Post-Election Mozambique Needs Stability to Maintain Development Path

Post-Election Mozambique Needs Stability to Maintain Development Path
A woman holding her baby casts her vote, during municipal elections held in the city of Maputo, Mozambique, Nov. 20, 2013 (AP photo by Ferhat Momade).

Over 10 million people will cast their votes in today’s presidential and parliamentary elections in Mozambique. The outcome could prove vital for a country seeking political stability to encourage more foreign investment and the social and economic benefits it could bring. Although political conditions have improved recently, there have been episodes of violence throughout the campaign among supporters of the three leading parties: the ruling Liberation Front of Mozambique (FRELIMO), Mozambican National Resistance (RENAMO) and the Democratic Movement of Mozambique (MDM).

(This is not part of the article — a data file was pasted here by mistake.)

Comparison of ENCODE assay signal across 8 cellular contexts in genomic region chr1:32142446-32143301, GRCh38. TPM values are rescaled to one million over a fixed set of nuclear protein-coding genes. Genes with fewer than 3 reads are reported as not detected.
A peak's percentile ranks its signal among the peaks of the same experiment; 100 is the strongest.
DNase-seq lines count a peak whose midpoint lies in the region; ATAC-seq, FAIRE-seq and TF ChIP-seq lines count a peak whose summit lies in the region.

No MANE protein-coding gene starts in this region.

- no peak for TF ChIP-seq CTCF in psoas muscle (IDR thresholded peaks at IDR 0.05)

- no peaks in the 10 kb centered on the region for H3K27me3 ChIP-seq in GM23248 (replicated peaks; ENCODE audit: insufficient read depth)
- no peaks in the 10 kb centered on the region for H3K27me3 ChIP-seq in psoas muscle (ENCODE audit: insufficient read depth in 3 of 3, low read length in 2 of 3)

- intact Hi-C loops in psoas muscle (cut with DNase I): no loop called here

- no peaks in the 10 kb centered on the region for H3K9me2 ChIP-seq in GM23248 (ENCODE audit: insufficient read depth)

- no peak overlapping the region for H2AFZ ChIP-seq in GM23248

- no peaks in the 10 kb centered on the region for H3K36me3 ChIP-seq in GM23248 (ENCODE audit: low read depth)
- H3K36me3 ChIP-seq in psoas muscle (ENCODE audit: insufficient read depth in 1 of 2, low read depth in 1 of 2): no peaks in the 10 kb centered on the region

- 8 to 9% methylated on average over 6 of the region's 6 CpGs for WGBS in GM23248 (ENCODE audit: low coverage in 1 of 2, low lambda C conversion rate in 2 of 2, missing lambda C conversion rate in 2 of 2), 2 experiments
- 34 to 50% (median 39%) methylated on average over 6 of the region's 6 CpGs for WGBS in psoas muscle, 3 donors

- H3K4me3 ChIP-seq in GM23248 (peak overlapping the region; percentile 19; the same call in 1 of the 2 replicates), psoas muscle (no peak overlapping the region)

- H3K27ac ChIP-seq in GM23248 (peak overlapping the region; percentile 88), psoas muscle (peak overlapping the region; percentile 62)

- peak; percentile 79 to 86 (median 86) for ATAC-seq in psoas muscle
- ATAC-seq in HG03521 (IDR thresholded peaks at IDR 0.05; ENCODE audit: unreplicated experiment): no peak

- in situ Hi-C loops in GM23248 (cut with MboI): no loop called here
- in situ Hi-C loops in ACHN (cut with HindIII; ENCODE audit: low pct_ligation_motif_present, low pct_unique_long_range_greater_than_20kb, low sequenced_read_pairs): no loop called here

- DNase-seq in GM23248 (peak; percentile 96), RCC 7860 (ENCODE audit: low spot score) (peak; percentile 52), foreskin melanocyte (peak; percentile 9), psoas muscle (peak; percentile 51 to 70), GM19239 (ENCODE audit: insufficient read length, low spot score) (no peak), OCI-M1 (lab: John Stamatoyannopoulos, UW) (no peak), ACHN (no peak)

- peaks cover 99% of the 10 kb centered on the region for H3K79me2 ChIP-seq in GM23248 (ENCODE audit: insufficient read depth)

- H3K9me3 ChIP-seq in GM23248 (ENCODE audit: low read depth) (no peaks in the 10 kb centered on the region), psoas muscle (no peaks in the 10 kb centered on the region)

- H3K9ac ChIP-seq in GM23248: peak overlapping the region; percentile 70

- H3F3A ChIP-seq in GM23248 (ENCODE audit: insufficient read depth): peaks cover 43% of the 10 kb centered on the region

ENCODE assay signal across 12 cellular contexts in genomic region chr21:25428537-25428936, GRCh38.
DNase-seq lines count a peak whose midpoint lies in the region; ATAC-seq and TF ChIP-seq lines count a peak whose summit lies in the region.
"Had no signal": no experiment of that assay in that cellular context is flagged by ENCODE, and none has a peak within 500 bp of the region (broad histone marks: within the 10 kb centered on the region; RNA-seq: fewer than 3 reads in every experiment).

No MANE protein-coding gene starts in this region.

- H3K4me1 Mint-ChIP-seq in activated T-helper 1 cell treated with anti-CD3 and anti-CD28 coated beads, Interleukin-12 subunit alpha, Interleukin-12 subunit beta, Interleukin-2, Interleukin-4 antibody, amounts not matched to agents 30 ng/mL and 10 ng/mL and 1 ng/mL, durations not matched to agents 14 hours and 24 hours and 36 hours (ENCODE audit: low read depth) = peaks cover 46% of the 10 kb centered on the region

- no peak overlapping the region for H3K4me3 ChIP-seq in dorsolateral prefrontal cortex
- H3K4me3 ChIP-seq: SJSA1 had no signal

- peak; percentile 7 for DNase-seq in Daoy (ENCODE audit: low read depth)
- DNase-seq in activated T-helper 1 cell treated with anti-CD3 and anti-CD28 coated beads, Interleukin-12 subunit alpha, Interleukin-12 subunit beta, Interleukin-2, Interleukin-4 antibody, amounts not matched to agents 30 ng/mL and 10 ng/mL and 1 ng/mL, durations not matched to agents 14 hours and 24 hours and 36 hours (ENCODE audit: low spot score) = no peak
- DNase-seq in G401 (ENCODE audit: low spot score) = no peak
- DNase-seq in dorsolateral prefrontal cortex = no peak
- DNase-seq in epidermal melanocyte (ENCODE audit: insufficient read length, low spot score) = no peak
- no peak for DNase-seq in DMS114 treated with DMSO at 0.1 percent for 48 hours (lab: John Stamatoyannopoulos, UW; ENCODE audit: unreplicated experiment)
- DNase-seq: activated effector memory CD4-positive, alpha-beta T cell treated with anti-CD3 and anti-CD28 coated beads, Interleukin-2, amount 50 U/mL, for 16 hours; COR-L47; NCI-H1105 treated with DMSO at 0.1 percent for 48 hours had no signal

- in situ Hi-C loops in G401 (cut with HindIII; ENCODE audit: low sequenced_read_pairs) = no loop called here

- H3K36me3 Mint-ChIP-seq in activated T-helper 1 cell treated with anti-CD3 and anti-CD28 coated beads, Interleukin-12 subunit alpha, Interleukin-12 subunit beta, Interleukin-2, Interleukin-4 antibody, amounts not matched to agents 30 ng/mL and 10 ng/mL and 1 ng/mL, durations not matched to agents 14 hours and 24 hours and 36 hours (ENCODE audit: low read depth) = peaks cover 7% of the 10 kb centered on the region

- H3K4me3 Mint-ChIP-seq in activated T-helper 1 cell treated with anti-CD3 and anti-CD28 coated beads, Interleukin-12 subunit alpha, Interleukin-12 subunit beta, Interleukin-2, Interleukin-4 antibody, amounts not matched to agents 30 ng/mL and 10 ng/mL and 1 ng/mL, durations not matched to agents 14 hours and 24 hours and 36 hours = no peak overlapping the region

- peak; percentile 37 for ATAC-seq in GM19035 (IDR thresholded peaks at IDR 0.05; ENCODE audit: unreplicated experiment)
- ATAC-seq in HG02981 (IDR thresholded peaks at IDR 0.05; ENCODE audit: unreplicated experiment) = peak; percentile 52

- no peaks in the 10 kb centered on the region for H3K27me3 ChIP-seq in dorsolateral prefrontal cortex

FRELIMO, which holds over two-thirds of parliament seats, will field a new presidential candidate, Filipe Nyusi. Currently the minister of defense, Nyusi is an ally of outgoing President Armando Guebuza, who cannot run for a third term.

The right-wing RENAMO party will also participate in both polls after it boycotted the 2013 municipal elections. Once again, RENAMO has chosen its longtime leader, Afonso Dhlakama, as presidential candidate, despite reports of internal rivals intent on unseating him. Although still the main opposition party, RENAMO has lost popular support over the past few years, as it failed to provide voters with a credible alternative to FRELIMO’s brand of governance and proved unable to reform its own party structures.

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